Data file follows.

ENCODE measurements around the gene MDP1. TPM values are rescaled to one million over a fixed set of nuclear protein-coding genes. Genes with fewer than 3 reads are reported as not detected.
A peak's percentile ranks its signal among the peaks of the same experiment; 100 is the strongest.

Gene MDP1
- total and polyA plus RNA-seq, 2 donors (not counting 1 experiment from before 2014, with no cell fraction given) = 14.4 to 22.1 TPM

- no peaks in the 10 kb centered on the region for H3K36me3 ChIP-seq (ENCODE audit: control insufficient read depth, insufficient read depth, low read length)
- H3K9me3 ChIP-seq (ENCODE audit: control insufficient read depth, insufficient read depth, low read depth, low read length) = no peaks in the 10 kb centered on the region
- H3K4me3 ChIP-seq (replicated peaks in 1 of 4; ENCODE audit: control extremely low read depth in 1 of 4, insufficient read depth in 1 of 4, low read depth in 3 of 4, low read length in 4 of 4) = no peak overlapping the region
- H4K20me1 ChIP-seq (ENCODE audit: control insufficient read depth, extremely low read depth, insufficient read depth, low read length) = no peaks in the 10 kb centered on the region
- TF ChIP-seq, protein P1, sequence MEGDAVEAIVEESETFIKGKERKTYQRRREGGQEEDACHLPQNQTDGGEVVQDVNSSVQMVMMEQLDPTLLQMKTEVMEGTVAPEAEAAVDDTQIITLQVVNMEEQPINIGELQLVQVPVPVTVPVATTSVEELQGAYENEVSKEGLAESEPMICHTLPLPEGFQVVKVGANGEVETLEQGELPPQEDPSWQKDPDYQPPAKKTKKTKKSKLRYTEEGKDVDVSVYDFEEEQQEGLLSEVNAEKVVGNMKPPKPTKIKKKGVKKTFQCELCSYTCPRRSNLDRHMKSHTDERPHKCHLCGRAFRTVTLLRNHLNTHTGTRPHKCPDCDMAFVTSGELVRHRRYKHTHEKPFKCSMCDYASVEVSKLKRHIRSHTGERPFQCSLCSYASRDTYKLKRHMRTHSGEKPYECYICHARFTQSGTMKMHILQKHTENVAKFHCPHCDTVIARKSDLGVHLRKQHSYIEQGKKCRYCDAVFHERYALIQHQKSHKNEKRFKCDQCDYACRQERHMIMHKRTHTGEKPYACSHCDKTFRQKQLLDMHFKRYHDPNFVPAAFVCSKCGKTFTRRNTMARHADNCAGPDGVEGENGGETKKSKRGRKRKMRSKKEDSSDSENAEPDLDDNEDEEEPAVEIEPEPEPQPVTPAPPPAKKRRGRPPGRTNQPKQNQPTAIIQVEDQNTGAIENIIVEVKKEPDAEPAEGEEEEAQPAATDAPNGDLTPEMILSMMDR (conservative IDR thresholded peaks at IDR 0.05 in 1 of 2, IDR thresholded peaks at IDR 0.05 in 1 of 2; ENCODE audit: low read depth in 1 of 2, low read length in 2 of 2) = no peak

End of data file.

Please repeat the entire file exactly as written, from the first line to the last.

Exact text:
ENCODE measurements around the gene MDP1. TPM values are rescaled to one million over a fixed set of nuclear protein-coding genes. Genes with fewer than 3 reads are reported as not detected.
A peak's percentile ranks its signal among the peaks of the same experiment; 100 is the strongest.

Gene MDP1
- total and polyA plus RNA-seq, 2 donors (not counting 1 experiment from before 2014, with no cell fraction given) = 14.4 to 22.1 TPM

- no peaks in the 10 kb centered on the region for H3K36me3 ChIP-seq (ENCODE audit: control insufficient read depth, insufficient read depth, low read length)
- H3K9me3 ChIP-seq (ENCODE audit: control insufficient read depth, insufficient read depth, low read depth, low read length) = no peaks in the 10 kb centered on the region
- H3K4me3 ChIP-seq (replicated peaks in 1 of 4; ENCODE audit: control extremely low read depth in 1 of 4, insufficient read depth in 1 of 4, low read depth in 3 of 4, low read length in 4 of 4) = no peak overlapping the region
- H4K20me1 ChIP-seq (ENCODE audit: control insufficient read depth, extremely low read depth, insufficient read depth, low read length) = no peaks in the 10 kb centered on the region
- TF ChIP-seq, protein P1, sequence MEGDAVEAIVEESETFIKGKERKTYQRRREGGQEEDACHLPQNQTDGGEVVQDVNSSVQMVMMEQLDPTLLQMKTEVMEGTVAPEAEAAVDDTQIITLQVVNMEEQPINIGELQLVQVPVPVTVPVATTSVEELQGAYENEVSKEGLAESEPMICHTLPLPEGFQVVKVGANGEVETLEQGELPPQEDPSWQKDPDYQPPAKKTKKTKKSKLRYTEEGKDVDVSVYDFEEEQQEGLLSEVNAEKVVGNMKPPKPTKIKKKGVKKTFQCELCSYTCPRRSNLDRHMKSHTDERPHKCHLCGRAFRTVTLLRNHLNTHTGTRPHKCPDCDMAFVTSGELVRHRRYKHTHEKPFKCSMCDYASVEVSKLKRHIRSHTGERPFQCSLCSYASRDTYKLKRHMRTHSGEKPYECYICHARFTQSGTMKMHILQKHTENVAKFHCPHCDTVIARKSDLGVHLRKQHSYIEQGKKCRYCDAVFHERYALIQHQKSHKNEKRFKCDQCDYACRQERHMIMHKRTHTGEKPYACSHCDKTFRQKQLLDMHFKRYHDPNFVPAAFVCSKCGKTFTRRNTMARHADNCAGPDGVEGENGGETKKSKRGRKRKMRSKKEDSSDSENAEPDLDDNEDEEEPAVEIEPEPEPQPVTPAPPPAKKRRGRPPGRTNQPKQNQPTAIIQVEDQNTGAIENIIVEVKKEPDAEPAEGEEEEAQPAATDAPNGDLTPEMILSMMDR (conservative IDR thresholded peaks at IDR 0.05 in 1 of 2, IDR thresholded peaks at IDR 0.05 in 1 of 2; ENCODE audit: low read depth in 1 of 2, low read length in 2 of 2) = no peak